PGA Championship: Justin Rose keen to be England’s first winner for 100 years

Justin Rose is determined to learn from his pre-Masters mistakes as he bids to end English golf’s 100-year drought at the PGA Championship this week.

Despite several near-misses from England’s finest, including two top-four finishes from Rose himself, Jim Barnes remains the last Englishman to hoist the Wanamaker Trophy when he won the second edition of the tournament in 1919 – three years after claiming the first.

“Yeah, that is a long time,” said Rose in his pre-tournament press conference at Bethpage State Park. “Obviously there have been some great English players since then, Sir Nick Faldo being the top of the tree.

“But guys have got to No 1 in the world, like Lee Westwood, Luke Donald, obviously you’ve got myself there, as well. And then there’s Tommy Fleetwood, Paul Casey and a bunch of young guys coming through, as well, so England is well represented in the top 35 of the world rankings.

“There must be six or seven of us in the top 30, 35, whatever it is. There’s plenty of talent and firepower, so you just need a bit of lady luck and the stars to align. But yeah, for me obviously, I’d love to be the guy to get over the hump.”

Rose missed the cut by a shot at Augusta National after he bogeyed three of the last four holes in a disappointing finish to his second round, and he admitted at the Wells Fargo Championship that he had misjudged his preparations for the first major of the year.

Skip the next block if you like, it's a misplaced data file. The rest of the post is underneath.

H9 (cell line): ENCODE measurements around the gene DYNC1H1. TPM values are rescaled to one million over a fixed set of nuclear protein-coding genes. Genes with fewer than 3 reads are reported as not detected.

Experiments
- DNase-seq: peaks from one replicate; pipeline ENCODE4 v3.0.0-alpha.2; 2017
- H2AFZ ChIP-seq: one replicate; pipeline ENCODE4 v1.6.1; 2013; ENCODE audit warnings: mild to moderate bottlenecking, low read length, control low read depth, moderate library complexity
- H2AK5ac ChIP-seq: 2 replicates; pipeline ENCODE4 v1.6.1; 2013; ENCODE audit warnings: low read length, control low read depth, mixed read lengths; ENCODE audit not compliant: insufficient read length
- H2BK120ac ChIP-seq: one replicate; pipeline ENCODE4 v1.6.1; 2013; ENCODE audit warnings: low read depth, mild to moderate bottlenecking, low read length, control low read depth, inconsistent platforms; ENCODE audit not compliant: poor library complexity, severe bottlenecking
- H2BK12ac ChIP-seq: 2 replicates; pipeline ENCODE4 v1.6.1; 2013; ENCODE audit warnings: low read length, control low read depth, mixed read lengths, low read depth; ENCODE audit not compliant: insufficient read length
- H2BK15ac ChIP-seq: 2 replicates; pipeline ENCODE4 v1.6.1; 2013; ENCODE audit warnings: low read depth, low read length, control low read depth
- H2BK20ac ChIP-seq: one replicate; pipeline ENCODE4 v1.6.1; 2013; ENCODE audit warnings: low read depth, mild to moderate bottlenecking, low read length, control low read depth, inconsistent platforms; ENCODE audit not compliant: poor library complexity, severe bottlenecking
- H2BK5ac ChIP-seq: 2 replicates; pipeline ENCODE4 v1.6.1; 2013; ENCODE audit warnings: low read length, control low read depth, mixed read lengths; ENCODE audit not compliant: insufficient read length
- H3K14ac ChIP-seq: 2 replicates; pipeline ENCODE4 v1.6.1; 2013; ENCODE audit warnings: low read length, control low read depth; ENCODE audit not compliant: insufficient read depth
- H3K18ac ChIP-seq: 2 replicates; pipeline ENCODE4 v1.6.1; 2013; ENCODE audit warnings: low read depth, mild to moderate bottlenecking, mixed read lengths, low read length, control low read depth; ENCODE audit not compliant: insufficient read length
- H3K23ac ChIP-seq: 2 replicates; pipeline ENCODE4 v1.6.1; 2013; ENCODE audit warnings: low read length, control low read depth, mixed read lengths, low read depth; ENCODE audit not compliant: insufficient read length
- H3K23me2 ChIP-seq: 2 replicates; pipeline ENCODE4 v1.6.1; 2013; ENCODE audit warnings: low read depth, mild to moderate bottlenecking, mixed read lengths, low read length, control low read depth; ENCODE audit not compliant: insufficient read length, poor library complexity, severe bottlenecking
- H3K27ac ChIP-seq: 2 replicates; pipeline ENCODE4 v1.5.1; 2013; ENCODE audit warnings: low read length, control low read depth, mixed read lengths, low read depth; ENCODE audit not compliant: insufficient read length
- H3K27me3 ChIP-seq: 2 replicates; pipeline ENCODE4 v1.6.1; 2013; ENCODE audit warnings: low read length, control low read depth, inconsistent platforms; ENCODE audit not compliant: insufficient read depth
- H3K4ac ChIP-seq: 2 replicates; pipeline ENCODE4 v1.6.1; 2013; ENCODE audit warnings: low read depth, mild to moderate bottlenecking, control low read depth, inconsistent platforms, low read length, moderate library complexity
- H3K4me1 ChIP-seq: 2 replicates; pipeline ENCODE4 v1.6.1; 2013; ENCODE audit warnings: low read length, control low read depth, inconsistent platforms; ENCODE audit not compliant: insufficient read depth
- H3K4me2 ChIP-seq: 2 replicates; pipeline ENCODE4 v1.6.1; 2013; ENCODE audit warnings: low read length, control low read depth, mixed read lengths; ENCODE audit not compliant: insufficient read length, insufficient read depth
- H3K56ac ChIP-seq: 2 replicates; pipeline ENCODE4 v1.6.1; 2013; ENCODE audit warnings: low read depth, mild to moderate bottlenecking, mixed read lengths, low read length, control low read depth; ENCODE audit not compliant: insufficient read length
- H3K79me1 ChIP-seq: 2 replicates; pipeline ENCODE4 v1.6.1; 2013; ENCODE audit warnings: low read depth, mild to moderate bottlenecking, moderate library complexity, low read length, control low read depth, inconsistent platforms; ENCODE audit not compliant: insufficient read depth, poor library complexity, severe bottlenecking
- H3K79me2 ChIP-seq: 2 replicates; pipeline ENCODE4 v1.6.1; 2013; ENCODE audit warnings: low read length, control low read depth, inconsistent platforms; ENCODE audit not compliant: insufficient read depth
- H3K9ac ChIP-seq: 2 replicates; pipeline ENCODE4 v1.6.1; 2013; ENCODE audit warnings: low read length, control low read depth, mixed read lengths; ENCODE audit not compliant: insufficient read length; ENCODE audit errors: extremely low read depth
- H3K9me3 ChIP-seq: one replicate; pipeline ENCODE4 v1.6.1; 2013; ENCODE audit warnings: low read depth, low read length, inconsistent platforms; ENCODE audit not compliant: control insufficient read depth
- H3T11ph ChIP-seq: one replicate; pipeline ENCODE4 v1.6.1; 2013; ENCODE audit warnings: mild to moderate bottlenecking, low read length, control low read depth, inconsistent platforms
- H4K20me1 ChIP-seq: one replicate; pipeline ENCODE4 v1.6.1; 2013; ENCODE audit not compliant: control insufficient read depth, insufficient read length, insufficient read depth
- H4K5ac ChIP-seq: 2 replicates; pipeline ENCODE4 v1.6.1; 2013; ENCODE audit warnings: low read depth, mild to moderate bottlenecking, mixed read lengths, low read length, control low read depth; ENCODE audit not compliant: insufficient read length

He responded with a third place finish at Quail Hollow, and he is confident of building on that performance over the daunting Bethpage Black layout, which he has experience of having played in the 2009 US Open as well as twice at The Barclays in 2012 and 2016.

“I think Charlotte was a nice bounce-back after Augusta for sure, and that was a good week where I sort of worked hard at my game as well as was able to compete,” said Rose, who finished four strokes adrift of maiden PGA Tour winner Max Homa at Quail Hollow.

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“I had a good week at home this last week. I felt like the preparation that I put in for Augusta didn’t go well, so I’ve tried to change it up a little bit coming in here.

“I wanted to come in feeling a little bit different with my game this week. I felt like at Augusta I did so much work in the run-up and early in the week that I felt like on Tuesday my game peaked, and then it sort of dropped off after that.

“But major championship golf is all about playing well on the weekend. So for me it was about what do I need to do to draft into it and feel good for the weekend more than trying to get ready for Thursday.

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